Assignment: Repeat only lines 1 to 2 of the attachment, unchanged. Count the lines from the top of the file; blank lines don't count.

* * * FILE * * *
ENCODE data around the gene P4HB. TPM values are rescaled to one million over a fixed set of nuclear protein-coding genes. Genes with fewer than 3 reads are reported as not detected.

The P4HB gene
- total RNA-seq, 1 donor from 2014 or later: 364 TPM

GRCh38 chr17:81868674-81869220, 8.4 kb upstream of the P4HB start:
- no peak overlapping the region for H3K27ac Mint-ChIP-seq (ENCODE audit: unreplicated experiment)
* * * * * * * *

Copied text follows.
ENCODE data around the gene P4HB. TPM values are rescaled to one million over a fixed set of nuclear protein-coding genes. Genes with fewer than 3 reads are reported as not detected.

The P4HB gene